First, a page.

Steps to Business-IT Alignment
The fact that business and IT alignment is a process is often ignored. This process does not have a starting point nor does it have an end. It is a series of “learn and do” cycles that incrementally get towards alignment.
source: CIO Index
Step 1: Identify Business Drivers
In this step, we identify the business needs that are driving IT. In other words, what are the business needs that require IT enablement? Is the company launching a new product that requires, say, a new fulfillment system? Is the company acquiring another company that requires rationalizing the systems of the two?
These business needs are continuously changing. Periodically, they should be identified so action can be taken in response.
Step 2: Create IT Vision
Now that we know our business’ needs, how can IT help? This step identifies the IT Capability – strategy, process, infrastructure and organization – required to meet business priorities.
The starting point? A vision for IT. This vision lays the general guidelines or policy that drive the creation of this IT Capability. Remember, two people might react differently to the same requirements depending on their underlying beliefs. It is very important to articulate these underlying attitudes and beliefs into a vision before attempting to answer the IT Capability question.
Step 3: Assess Current Alignment
This step answers the question: How does the current IT Capability compare to the envisioned IT Capability?
There are three dimensions of alignment – investment, asset and organization. By answering this question for all three, this step assesses the alignment along these three dimensions.
Step 4: Identify Alignment Gaps
Comparing the desired or “to-be” IT Capability with the current or “as is” IT Capability, one can identify gaps that are causing misalignment.
Again, this comparison is made along the three dimensions – investment, asset and organization to precisely identify the root cause of misalignment.
Once we have the root causes, we can identify the potential fixes. One “fix” can potentially address multiple gaps!
Step 5: Prioritize IT Initiatives
The previous step gives us a list of “fixes” that can get business and IT aligned. However, we might not be able to act on them – all organizations are capacity constrained. More importantly, we should not act on all of them. Some fixes are easier than others. Some provide a bigger “bang for the buck”. There are other reasons why we should not attack the entire list all at once.
Consequently, this list must be prioritized. Step 5 does just that.
Step 6: Evaluate Implementation Options
A prioritized list of “fixes” or IT Initiatives is the starting point for implementation planning. This is a critical step to ensure success. Often, organizations forget to plan for implementation and pay the price in terms of over budget or delayed or failed projects.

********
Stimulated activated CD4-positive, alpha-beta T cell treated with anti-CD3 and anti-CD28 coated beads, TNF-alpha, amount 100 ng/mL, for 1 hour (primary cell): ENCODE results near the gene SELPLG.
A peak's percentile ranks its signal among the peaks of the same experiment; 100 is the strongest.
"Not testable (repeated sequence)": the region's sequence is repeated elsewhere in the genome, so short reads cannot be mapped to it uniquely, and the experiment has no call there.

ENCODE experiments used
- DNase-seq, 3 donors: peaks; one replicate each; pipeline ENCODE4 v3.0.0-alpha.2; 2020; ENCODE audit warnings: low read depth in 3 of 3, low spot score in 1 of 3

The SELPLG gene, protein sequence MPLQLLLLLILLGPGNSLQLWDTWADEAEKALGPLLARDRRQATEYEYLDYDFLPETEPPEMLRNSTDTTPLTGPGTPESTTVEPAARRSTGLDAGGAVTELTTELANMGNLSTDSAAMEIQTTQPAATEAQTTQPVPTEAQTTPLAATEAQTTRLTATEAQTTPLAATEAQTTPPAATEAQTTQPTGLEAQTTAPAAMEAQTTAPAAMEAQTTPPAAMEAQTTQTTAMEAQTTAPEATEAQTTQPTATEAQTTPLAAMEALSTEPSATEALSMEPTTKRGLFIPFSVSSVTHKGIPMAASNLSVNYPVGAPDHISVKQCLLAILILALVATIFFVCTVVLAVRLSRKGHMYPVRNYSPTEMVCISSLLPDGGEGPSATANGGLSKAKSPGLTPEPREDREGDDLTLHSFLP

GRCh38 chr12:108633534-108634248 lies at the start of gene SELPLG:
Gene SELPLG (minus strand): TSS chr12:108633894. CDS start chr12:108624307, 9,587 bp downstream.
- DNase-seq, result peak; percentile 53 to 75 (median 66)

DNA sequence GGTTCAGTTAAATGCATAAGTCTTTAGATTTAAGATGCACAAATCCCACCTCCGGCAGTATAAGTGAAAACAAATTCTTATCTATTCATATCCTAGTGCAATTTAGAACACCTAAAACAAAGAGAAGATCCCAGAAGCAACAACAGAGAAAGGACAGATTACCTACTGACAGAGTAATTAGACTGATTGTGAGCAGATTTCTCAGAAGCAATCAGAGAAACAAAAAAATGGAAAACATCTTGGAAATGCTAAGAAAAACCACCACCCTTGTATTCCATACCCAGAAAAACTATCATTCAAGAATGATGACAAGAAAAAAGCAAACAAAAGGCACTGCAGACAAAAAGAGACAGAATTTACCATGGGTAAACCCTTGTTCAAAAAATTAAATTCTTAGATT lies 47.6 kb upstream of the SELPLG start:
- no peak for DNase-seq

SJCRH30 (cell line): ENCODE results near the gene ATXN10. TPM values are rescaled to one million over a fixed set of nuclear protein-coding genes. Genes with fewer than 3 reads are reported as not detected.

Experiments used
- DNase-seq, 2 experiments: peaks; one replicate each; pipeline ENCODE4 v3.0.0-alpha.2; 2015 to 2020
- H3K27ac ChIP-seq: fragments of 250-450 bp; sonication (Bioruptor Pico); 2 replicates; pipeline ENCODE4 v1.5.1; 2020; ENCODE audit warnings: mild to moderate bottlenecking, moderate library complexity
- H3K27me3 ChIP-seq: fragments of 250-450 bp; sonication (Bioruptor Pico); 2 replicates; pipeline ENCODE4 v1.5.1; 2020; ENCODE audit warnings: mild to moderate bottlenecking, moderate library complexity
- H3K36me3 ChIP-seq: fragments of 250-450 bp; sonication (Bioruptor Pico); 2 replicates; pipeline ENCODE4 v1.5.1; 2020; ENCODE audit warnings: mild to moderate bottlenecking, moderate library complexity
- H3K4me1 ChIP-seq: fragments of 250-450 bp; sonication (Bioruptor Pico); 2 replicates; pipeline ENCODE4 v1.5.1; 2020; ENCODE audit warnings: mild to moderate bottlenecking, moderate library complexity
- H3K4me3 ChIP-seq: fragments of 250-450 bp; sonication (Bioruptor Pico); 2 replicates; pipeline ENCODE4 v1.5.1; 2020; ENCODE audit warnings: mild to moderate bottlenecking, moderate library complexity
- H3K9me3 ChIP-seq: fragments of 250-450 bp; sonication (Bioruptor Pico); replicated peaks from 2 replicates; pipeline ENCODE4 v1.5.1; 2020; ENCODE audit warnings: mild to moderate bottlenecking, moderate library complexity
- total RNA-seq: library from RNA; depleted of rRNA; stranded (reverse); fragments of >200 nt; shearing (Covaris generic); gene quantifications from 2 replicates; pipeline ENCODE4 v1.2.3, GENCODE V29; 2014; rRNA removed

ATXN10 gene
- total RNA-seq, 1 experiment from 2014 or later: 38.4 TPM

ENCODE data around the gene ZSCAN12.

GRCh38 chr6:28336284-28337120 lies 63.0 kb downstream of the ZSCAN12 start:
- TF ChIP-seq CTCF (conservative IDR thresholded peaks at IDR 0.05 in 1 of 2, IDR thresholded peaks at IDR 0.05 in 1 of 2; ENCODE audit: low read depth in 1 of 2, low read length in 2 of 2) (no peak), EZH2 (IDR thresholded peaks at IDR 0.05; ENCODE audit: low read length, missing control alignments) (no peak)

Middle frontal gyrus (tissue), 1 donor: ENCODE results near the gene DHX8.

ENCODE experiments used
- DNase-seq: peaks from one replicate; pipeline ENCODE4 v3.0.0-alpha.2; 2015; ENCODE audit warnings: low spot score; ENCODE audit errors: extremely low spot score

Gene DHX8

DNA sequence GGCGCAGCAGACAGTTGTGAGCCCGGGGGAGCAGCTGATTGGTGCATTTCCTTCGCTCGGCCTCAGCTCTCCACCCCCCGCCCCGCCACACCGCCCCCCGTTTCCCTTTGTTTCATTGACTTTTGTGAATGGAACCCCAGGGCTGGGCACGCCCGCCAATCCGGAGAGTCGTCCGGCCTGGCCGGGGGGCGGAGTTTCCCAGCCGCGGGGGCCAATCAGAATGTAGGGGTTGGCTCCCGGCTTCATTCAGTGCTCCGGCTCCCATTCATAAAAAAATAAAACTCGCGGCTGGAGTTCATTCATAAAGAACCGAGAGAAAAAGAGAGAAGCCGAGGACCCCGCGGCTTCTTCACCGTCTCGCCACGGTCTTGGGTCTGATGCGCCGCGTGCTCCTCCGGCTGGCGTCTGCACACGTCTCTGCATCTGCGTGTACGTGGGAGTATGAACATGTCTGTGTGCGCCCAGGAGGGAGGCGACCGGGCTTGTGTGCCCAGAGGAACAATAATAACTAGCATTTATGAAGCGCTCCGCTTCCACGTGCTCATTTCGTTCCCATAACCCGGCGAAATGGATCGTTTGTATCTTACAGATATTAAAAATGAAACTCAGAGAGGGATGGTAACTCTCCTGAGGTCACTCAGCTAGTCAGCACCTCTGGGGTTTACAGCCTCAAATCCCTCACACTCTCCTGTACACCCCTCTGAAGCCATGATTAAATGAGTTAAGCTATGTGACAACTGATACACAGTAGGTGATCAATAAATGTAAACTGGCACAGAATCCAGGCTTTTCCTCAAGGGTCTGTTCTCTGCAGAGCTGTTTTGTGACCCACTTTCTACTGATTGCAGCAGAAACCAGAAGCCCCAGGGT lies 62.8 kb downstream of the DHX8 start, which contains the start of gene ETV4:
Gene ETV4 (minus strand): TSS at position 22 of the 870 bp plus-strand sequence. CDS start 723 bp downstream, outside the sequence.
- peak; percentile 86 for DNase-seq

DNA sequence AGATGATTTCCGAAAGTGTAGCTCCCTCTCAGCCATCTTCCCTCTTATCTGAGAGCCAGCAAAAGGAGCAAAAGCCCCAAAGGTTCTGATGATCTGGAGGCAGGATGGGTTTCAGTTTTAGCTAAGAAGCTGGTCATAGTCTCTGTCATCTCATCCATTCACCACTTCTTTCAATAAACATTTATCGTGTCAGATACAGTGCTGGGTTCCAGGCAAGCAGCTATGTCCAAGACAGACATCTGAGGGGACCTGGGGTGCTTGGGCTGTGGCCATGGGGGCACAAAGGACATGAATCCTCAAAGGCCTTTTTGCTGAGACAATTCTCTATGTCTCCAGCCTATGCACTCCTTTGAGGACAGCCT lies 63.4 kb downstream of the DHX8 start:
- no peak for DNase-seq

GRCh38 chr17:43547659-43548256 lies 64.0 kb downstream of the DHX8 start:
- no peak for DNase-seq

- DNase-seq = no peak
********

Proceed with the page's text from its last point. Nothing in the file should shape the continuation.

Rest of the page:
This step takes the list of initiatives and creates a roadmap for IT. This roadmap is a result of careful planning that takes is driven by one primary consideration - risk.
Step 7: Create Migration Plan
This step creates a migration plan for the IT roadmap – steps, deliverables, responsibility, timing etc.
This is a plan. It needs these key elements in some detail. However, trying to button this down beyond a certain point is an exercise in futility. No plan stands the test of time. Hence, this plan should also be modified as we learn new things after implementation begins.
Step 8: Adjust IT Strategy
This is the key step to ensure connection between the changing business needs while we are implementing IT solutions in response. If we keep going without looking back, by the time we are done the world might have moved away and made our solution irrelevant!
It is essential that we keep track of the changing business world – both internal and external – and make sure our solutions are in line. If they are not, then senior leadership has the responsibility to ensure that we do not continue those initiatives that are not. Putting good money after bad is never a good idea. CIOs are paid to make these tough decisions.
This is the science of IT Strategy. However, there is also an art of IT Strategy that comes from doing it a few times. This art or instinct plays an equally important role in getting business and IT aligned as these 8 steps.2
Business-IT Alignment Maturity Model
Business-IT Alignment Framework
Business-IT Alignment Issues
Business-IT Alignment Example
Business-IT Alignment Benefits
CIO Desk Reference
(Relevant content on this topic in the CIO Toolkit on CIO Index)